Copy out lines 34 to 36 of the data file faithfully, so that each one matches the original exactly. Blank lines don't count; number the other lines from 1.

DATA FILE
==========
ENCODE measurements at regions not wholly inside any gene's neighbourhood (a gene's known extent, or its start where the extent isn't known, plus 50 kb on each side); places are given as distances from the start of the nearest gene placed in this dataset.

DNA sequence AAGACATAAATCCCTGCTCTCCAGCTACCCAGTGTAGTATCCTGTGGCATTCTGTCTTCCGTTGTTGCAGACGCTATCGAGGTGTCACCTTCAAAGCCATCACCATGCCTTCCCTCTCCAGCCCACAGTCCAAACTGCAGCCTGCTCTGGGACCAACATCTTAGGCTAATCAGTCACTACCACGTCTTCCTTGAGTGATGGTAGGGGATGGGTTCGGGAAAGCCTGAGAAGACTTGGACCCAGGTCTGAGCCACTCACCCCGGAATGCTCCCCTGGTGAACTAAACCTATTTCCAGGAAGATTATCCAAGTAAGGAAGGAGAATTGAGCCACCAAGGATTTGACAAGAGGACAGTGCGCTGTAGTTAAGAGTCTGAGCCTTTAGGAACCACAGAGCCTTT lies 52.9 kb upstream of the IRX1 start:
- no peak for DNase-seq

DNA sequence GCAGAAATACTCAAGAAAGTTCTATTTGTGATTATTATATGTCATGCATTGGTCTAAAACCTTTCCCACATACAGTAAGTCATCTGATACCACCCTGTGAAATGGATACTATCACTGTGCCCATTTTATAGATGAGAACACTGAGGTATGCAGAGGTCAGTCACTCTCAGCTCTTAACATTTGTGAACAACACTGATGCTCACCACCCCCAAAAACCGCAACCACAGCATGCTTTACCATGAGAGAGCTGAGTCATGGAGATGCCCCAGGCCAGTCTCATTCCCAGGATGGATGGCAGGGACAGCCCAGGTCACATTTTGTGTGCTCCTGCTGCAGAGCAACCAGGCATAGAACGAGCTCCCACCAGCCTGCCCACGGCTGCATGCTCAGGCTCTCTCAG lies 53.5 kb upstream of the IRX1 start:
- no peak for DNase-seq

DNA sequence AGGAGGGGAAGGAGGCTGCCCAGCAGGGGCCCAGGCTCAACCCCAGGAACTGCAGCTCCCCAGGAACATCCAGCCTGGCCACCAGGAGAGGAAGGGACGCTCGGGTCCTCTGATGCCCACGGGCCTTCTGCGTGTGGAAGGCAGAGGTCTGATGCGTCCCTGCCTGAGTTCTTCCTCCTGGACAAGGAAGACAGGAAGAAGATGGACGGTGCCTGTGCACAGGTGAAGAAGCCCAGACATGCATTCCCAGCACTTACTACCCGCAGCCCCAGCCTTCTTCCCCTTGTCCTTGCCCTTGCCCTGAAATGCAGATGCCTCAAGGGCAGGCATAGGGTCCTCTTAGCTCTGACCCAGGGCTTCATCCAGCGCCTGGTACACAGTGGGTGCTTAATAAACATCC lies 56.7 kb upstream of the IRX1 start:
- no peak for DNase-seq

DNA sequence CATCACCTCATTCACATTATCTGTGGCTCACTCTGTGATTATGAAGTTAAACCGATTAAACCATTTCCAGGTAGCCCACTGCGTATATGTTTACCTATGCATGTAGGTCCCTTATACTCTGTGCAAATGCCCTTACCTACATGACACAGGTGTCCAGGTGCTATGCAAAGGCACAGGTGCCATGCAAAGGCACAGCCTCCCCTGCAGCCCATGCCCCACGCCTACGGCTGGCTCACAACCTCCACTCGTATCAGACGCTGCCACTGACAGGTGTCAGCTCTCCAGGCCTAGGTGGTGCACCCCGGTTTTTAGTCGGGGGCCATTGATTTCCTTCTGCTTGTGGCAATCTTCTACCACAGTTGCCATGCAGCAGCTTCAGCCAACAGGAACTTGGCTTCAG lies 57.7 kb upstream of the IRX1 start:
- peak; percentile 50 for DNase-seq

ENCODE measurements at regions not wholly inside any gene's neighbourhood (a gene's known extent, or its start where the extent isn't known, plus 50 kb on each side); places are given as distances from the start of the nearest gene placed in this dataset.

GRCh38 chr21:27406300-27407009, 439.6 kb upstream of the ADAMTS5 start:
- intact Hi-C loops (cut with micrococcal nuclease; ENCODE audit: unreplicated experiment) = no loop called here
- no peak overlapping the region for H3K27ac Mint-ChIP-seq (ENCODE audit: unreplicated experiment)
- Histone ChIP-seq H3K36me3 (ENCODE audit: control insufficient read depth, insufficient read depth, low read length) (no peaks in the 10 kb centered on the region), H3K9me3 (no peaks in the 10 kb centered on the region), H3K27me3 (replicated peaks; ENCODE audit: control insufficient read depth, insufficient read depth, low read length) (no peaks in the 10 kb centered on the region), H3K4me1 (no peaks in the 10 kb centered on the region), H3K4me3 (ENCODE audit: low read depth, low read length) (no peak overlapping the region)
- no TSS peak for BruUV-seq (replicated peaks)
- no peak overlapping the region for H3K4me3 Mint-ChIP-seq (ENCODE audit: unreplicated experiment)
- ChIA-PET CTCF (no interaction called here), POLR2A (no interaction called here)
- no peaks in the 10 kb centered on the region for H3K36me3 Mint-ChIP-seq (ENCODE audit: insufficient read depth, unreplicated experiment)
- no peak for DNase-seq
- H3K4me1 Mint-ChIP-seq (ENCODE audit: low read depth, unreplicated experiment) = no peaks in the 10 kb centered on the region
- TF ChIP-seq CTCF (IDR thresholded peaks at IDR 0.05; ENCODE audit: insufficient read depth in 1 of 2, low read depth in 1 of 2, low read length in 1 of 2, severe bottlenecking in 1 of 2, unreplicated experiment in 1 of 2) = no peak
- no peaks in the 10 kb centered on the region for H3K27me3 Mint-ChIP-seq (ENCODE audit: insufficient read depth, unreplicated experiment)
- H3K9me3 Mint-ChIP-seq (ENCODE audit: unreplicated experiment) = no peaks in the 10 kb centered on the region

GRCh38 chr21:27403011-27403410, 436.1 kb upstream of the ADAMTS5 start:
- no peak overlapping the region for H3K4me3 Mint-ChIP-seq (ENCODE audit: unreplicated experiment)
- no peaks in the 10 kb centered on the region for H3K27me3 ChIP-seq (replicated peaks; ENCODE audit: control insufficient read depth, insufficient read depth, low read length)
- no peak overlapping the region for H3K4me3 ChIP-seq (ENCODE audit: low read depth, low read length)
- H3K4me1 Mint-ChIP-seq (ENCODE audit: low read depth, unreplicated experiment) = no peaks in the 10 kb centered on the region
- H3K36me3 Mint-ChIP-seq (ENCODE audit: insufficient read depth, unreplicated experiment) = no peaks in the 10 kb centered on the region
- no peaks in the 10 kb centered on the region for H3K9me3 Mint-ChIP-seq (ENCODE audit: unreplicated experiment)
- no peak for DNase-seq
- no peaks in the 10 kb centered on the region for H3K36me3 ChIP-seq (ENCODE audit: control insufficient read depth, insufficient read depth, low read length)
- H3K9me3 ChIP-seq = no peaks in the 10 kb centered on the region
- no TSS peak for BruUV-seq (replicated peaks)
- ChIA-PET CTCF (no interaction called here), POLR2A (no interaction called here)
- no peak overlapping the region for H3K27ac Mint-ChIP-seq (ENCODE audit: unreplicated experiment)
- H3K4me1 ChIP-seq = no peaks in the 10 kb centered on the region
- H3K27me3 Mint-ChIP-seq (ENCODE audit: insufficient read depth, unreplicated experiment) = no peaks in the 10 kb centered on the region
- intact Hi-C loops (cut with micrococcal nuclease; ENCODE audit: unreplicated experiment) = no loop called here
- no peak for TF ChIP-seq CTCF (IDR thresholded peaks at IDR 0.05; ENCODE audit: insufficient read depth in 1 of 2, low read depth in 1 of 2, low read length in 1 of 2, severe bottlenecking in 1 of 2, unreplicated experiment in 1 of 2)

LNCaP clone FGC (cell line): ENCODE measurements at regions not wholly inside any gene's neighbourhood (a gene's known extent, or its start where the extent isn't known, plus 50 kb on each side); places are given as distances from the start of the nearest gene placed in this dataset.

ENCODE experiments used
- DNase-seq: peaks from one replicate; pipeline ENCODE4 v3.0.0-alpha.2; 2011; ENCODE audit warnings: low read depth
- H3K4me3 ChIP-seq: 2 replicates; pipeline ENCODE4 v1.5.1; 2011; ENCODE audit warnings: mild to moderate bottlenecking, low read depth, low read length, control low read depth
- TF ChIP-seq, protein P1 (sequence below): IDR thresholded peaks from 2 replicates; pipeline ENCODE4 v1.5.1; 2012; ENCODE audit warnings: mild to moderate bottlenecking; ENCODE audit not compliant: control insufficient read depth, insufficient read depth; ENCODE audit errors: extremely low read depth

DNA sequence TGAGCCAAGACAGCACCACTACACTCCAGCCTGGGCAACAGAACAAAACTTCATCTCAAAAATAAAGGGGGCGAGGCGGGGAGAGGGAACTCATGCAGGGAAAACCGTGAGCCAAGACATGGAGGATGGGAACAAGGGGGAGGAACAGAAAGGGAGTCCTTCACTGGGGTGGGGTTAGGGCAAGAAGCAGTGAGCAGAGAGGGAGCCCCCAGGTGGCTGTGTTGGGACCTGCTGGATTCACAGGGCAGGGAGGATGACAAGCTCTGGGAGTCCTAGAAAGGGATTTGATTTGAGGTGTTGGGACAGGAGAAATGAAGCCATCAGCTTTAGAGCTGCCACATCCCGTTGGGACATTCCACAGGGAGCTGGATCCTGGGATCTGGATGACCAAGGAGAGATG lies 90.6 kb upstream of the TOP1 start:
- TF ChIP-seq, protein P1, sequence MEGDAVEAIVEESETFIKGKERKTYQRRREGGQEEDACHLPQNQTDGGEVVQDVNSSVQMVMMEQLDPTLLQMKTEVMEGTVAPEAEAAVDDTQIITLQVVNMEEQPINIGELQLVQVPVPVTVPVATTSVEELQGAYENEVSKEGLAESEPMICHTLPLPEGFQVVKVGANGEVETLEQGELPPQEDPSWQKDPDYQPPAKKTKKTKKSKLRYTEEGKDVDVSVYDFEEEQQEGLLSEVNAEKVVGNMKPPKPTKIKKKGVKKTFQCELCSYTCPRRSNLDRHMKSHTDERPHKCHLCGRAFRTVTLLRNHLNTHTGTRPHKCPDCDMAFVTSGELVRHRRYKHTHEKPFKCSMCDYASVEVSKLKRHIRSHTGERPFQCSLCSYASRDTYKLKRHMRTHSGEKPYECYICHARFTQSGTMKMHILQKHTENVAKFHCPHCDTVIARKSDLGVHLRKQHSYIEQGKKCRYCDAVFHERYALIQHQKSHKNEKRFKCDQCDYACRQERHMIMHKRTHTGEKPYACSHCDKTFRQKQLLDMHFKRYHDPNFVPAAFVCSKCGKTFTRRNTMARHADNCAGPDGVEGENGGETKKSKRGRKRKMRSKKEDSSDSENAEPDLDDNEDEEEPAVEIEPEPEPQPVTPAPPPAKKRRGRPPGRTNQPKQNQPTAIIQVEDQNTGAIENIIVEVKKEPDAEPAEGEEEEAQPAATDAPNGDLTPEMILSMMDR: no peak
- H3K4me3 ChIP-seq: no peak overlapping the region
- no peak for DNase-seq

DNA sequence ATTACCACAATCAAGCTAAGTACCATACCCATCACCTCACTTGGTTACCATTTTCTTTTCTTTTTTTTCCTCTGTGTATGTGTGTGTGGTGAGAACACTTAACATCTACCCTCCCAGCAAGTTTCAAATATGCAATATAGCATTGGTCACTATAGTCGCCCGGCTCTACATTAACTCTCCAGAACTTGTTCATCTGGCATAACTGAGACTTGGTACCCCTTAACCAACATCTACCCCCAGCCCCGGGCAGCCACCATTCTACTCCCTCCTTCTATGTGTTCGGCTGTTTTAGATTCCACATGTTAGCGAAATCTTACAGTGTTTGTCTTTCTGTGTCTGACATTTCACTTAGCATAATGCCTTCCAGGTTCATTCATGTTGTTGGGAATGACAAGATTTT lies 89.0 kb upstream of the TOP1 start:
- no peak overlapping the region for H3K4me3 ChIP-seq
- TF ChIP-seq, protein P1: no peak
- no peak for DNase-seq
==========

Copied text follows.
- no TSS peak for BruUV-seq (replicated peaks)
- ChIA-PET CTCF (no interaction called here), POLR2A (no interaction called here)
- no peak overlapping the region for H3K27ac Mint-ChIP-seq (ENCODE audit: unreplicated experiment)